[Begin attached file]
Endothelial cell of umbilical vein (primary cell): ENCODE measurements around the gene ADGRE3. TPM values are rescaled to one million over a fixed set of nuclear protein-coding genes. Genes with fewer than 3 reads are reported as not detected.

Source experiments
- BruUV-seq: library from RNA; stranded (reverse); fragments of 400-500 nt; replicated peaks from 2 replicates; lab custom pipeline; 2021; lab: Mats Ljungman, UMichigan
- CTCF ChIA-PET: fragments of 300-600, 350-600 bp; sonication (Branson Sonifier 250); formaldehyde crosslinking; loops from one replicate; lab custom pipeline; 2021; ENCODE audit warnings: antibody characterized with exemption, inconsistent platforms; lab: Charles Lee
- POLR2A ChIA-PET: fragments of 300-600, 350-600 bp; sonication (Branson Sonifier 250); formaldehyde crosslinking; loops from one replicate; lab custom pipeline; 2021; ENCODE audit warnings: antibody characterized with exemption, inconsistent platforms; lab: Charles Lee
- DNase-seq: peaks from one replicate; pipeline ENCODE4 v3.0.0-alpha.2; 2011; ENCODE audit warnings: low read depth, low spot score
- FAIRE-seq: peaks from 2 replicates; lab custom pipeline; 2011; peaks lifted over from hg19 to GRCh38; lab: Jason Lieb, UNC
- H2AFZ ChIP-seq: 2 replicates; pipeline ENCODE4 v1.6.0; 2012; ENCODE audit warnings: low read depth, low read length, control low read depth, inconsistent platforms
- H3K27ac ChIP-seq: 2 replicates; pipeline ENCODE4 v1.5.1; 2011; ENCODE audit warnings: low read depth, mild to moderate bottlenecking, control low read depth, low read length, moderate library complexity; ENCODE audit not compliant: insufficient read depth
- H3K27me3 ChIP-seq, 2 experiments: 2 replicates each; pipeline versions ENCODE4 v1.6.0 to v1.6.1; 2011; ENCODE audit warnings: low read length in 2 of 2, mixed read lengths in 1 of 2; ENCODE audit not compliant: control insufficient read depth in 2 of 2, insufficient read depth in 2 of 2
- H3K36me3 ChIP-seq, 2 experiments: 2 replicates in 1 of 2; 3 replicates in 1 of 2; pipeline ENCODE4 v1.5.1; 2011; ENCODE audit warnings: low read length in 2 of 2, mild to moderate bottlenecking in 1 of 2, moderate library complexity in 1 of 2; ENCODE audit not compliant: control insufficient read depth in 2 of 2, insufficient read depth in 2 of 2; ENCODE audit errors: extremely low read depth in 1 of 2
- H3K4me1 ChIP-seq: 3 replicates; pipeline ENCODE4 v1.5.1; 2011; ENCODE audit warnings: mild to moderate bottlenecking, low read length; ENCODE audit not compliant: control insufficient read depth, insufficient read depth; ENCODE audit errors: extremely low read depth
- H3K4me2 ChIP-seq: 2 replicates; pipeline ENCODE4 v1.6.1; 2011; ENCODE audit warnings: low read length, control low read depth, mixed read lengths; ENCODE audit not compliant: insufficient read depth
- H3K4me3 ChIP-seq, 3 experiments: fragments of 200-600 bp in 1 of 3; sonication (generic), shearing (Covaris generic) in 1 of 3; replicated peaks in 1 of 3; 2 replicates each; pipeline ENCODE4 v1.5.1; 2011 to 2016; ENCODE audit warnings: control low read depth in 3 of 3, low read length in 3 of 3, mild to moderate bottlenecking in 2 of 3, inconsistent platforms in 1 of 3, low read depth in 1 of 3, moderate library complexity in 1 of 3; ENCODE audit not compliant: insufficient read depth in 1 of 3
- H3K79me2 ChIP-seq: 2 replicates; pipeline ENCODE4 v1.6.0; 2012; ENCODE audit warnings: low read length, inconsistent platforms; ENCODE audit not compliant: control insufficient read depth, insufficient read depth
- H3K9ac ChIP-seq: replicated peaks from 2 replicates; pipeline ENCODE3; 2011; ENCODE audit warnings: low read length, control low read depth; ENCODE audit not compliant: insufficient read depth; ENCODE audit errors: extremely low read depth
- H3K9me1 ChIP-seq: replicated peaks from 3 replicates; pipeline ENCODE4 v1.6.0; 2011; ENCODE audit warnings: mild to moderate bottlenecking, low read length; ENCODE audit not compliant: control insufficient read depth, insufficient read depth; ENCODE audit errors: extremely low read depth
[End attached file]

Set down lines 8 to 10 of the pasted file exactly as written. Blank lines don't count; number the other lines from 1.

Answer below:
- H2AFZ ChIP-seq: 2 replicates; pipeline ENCODE4 v1.6.0; 2012; ENCODE audit warnings: low read depth, low read length, control low read depth, inconsistent platforms
- H3K27ac ChIP-seq: 2 replicates; pipeline ENCODE4 v1.5.1; 2011; ENCODE audit warnings: low read depth, mild to moderate bottlenecking, control low read depth, low read length, moderate library complexity; ENCODE audit not compliant: insufficient read depth
- H3K27me3 ChIP-seq, 2 experiments: 2 replicates each; pipeline versions ENCODE4 v1.6.0 to v1.6.1; 2011; ENCODE audit warnings: low read length in 2 of 2, mixed read lengths in 1 of 2; ENCODE audit not compliant: control insufficient read depth in 2 of 2, insufficient read depth in 2 of 2